Days before the surgeons did their work on me, followed by the oncologists, I asked them the most fundamental question. “If I accept the treatment can I ever run a marathon distance again?” That was the sole determinant of my decision to continue, because if I lived to run a marathon I had a shot of resurrecting a life of value.
Yesterday was the final chapter of a true marathon that started 34 months ago. It was the last bit of a story that I will never relive. Even though the run was easy and I have conquered much harder trails, it was a formal redemption for my failure back in June. (See June blog post.) Consequently, it was indescribably important as an undeniable statement: No matter what the future holds, I beat the odds. I did this.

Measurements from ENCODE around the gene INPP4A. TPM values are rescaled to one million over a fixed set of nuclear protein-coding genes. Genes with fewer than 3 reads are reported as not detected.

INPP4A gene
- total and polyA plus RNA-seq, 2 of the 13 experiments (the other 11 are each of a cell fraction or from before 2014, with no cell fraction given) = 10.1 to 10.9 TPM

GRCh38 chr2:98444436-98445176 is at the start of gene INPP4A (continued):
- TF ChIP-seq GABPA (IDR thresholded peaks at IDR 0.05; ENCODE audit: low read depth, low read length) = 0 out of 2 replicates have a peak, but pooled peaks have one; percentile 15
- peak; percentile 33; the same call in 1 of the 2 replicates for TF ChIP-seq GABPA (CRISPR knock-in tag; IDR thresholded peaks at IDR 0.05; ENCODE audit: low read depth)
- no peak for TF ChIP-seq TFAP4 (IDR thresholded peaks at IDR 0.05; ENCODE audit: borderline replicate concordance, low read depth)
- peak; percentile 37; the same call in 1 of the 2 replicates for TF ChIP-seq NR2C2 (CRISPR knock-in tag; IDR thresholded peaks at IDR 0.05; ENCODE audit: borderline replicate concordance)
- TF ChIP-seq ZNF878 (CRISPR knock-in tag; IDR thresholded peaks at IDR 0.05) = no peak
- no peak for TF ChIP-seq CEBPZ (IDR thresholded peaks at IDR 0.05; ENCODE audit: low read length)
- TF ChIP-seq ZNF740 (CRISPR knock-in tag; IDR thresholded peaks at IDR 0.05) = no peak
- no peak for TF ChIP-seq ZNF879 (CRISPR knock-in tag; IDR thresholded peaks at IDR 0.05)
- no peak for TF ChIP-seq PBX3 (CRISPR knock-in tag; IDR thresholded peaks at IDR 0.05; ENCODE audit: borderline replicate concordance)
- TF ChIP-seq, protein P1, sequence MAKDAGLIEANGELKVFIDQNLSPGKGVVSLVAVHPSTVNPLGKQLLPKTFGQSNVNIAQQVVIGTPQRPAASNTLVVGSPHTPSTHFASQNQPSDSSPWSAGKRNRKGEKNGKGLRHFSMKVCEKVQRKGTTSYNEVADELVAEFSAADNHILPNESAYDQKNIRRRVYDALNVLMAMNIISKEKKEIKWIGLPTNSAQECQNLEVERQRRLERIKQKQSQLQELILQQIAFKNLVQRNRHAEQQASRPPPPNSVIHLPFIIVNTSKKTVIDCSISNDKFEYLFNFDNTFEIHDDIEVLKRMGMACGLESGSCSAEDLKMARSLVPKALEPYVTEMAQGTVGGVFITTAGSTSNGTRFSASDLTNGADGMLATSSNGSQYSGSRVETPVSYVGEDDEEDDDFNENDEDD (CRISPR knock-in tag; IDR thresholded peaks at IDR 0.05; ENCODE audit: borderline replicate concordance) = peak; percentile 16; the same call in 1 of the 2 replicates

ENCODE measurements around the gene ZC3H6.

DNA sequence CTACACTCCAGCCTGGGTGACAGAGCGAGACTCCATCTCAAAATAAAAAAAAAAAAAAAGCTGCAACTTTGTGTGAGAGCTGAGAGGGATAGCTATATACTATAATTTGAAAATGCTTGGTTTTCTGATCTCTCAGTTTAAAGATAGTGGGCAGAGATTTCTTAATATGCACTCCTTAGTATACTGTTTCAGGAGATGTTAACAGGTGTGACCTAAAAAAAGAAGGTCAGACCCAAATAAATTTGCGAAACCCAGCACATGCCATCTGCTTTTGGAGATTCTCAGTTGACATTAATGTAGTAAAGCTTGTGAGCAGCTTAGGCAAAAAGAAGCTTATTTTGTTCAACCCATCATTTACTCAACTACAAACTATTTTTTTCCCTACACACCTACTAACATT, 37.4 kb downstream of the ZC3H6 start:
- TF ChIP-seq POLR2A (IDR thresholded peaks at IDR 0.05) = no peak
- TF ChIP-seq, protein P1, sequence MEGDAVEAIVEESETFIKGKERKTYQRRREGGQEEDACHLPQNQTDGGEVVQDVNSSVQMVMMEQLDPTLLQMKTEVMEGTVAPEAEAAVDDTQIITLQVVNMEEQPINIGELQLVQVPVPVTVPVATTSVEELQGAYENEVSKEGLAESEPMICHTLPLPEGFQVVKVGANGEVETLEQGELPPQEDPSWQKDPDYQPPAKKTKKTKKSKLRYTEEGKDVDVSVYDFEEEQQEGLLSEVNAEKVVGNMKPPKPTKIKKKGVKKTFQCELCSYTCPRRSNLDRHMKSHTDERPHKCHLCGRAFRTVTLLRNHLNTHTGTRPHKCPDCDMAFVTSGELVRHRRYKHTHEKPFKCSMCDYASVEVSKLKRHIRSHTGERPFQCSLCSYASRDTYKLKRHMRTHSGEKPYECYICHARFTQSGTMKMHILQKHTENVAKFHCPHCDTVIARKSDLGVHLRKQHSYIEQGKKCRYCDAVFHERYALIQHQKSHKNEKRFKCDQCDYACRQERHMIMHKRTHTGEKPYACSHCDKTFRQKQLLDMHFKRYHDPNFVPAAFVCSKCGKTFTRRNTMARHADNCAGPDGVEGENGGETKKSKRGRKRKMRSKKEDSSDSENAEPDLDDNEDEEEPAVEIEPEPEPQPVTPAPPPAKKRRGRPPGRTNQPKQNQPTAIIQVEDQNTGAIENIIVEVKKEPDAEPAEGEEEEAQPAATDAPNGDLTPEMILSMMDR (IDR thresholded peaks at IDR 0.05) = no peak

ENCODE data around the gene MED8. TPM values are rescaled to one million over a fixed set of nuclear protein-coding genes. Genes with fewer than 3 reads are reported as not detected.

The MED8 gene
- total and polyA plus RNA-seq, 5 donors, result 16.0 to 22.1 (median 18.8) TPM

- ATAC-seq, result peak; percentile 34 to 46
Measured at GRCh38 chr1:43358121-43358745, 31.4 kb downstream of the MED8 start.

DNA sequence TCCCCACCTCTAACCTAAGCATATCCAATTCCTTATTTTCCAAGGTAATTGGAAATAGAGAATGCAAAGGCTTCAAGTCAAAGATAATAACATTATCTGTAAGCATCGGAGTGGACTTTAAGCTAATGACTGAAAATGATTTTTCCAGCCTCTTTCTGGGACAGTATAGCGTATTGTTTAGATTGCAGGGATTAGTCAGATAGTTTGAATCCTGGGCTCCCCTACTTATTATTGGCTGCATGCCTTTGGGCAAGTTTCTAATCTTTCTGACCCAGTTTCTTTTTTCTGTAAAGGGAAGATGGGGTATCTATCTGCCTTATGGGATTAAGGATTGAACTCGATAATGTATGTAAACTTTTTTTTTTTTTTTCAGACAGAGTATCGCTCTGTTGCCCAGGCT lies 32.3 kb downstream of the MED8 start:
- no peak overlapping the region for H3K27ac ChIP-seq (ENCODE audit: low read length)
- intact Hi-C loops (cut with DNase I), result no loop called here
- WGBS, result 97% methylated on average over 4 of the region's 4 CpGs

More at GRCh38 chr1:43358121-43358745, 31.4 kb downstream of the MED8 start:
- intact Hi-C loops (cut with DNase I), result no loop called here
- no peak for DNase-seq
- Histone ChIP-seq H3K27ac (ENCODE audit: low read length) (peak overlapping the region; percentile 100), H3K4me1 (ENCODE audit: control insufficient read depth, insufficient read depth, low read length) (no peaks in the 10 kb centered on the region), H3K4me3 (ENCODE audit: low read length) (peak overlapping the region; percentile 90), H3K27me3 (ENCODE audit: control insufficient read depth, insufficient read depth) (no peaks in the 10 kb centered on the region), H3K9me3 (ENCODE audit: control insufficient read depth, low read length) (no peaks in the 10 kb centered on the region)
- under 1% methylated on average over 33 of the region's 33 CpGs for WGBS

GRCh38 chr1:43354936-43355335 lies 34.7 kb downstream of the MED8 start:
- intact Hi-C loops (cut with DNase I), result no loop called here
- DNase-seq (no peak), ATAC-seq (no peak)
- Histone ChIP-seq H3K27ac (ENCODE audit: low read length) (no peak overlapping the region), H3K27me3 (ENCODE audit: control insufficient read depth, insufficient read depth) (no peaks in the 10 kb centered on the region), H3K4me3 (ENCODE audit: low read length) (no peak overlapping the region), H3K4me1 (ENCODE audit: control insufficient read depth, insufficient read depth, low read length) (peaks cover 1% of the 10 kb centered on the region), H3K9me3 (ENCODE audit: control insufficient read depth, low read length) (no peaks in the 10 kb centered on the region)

It is not that I am ungrateful for modern medicine. But I am not grateful to the medical industry for something it did not provide: A life.
Resurrecting a life means assigning yourself as your own hero. You will need help, but you have to be the master of your journey. You have to cling to what is left of your own essence, and from that add tiny pieces until you have built something authentic. Maybe in some ways it will be better. Therein lies the sweetness.